A few posts ago I compared a few products that include plant sterols to see which one was the better buy. Link During that post I mentioned how people looking for plant sterols now have some options on how they want to include it. How? If you look at the back of the Minute Maid orange juice discussed in that post you will see a little logo for something called Corowise which, turns out, is the secret to this super duper juice.
Corowise is a product made by Cargill Health Food Technologies and is a concentrated form of plant sterols which they can put into either a pill form or into other food. Going to the Corowise website it appears that you’ll soon be able to get your twice daily plant sterols in everything from cheese to granola bars and this is a good thing for consumers. The reason? Competition. When I only really had the option of taking Active shots I might have been willing to pay the premium price. But, when I also see I can get it in orange juice, maybe I become less likely to pay so much. Now, thanks to Corowise branching out I can get it in store brand Kroger milk, Nature Valley granola bars, Orowheat bread, dark chocolate muffins, Rice milk, cheese and of course vitamins.
The key when looking at these products is to read how much is included in each serving to make sure you are taking enough of it to make a difference. But, you can easily mix and match throughout the day or week so you don’t get stuck drinking 8oz glasses of OJ everyday for the rest of your life. I’m going to try and include as many of these as I can over the next month and we’ll see if it makes a difference in my cholesterol.
In 2000 the FDA approved the health claim that plant sterols reduce the risk of coronary heart disease by lowering blood cholesterol levels. Since then products have begun to pop up that contain plant sterols with the latest being Minute Maid Heart Wise Orange Juice. First of all I have to admit that I’m leery of products that claim they have plant sterols in them because of how loose the requirements on these claims are. But, I wanted to take a look at this and other products to see what the deal was.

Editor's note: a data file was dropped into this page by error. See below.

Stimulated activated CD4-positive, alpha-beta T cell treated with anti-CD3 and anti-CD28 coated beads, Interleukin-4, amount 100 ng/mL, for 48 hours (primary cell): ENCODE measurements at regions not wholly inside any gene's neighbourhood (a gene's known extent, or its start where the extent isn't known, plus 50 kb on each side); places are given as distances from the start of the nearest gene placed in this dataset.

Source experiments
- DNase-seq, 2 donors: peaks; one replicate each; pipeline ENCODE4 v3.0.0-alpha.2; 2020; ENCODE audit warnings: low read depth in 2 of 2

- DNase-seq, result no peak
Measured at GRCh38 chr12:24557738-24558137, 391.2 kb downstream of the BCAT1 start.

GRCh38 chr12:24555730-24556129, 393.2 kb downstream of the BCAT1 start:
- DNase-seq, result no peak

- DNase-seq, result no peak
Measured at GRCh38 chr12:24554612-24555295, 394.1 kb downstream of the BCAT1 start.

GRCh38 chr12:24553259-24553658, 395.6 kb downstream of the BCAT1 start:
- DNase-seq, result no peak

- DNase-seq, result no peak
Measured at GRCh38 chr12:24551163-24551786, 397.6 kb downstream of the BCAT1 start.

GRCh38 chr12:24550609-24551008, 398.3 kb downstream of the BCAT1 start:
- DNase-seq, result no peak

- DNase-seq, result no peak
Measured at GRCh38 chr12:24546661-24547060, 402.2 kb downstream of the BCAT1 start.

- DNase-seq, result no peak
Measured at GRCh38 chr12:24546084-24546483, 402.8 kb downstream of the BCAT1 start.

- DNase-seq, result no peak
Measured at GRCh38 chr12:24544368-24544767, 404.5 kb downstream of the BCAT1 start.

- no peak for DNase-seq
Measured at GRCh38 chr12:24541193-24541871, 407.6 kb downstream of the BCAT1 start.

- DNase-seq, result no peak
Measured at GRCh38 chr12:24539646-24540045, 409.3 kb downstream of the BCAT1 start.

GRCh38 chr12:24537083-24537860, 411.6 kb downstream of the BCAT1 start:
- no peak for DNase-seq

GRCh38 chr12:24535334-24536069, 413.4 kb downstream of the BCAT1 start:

On the label it says that “foods containing at least 0.4 g per serving of plant sterols, eaten twice a day with meals for a total daily intake of at least 0.8 g, as part of a low saturated fat, low trans fat and low cholesterol diet, may reduce the risk of heart disease. A serving of Minute Maid Heart Wise contains 1g of plant sterols per serving (which is 80z).” Then I compared that to Promise activ™ SuperShots™ which is a yogurt based drink that provides 2.0g plant sterols per serving (which is one supershot).
The interesting thing is that reading the FDA report the way this stuff works is that it really should be taken with a meal. Which means in theory you should take 0.4g with lunch and 0.4g with dinner and taking more than that has not been proven to make any more or less of a difference. Hmmmm…so let’s look at the price.
At my local Vons the Minute Maid is 0.08cents an ounce and the Promise Active drinks are .30cents an ounce…..ouch! Considering the Promise shots aren’t really designed to drink half of it and re-seal it, purchasing the Minute Maid (although higher priced than normal orange juice) seems like a better and more usable way to consume your twice daily sterols. But, keep in mind that you need to drink two glasses of juice a day…one with each meal to get the full impact. So that means you’ll be going through about a bottle of juice every three and a half days.
So, if you drink OJ that much anyway then I could see it being a good thing. I drink a couple of glasses a week, so for me that would be A LOT of OJ. So, how to include them? That is a topic for another time.